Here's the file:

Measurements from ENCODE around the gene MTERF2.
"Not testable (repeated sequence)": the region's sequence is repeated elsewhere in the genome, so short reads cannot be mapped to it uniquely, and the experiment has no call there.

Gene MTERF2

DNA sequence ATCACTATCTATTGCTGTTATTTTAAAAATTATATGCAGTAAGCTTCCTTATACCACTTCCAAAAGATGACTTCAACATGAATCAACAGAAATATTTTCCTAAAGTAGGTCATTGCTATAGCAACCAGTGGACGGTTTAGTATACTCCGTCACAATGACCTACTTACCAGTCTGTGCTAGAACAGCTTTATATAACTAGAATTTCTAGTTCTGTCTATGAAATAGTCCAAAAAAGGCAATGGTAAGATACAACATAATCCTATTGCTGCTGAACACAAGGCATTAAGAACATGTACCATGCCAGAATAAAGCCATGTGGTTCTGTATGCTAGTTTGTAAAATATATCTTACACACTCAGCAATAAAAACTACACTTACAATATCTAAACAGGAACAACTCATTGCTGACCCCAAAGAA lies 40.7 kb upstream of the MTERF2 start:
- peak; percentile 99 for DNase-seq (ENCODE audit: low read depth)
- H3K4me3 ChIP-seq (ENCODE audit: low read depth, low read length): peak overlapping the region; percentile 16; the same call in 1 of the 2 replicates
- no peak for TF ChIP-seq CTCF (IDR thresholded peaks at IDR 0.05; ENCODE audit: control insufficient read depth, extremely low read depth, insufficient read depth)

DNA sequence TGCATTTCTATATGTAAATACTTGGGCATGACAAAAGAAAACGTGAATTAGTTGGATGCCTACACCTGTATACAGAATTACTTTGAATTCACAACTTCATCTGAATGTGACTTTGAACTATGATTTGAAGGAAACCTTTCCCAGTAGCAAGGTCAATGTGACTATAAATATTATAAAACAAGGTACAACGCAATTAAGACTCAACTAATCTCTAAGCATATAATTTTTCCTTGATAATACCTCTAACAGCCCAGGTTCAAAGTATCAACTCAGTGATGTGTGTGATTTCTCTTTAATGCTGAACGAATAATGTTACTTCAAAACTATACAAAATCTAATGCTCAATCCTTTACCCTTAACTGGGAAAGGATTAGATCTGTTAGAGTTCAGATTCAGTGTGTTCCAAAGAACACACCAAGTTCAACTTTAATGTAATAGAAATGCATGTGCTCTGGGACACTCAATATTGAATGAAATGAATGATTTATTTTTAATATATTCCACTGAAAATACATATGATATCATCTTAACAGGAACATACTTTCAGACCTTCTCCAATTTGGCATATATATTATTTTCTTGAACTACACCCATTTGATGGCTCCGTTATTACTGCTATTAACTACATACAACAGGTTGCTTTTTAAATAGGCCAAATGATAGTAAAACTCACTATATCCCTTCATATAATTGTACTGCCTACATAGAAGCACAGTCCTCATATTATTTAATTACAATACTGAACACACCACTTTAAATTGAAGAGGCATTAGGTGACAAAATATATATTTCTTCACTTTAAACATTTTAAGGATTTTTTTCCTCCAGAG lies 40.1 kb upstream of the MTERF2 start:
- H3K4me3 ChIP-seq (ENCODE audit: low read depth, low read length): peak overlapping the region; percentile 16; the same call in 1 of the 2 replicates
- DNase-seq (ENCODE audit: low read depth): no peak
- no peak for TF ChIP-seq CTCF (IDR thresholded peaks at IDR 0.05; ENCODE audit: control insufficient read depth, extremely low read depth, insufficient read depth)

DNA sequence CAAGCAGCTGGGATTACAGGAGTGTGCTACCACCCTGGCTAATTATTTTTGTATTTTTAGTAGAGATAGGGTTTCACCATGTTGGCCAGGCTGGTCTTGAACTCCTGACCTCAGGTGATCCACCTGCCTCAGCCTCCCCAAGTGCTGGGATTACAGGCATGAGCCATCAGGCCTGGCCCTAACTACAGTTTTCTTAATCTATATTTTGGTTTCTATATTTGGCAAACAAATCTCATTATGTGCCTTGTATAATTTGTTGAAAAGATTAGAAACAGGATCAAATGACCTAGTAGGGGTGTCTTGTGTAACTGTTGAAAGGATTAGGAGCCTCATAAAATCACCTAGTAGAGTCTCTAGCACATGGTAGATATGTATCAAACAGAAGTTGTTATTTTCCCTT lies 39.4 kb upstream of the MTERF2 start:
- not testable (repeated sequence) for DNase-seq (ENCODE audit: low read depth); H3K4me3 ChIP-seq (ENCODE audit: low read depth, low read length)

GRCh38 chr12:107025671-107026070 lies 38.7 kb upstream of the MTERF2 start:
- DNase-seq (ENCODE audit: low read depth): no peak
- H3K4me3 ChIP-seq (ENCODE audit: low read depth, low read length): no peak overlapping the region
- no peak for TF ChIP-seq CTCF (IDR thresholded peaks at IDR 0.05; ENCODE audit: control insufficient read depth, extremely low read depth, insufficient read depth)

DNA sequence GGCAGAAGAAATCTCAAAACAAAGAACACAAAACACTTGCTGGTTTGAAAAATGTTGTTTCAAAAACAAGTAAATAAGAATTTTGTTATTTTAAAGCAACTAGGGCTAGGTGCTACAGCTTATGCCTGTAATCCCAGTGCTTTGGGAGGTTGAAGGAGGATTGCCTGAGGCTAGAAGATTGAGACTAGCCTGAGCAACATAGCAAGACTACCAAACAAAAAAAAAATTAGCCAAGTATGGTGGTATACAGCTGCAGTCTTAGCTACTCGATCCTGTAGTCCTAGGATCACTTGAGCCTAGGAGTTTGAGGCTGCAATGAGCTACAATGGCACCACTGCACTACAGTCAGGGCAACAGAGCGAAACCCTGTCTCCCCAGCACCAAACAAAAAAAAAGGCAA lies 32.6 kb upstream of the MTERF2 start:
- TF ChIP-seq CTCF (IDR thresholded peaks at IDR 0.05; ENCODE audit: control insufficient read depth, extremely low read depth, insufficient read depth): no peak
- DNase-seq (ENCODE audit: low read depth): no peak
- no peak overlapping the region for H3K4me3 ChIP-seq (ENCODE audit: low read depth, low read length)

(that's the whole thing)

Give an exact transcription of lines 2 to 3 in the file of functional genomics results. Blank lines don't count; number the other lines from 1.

"Not testable (repeated sequence)": the region's sequence is repeated elsewhere in the genome, so short reads cannot be mapped to it uniquely, and the experiment has no call there.

Gene MTERF2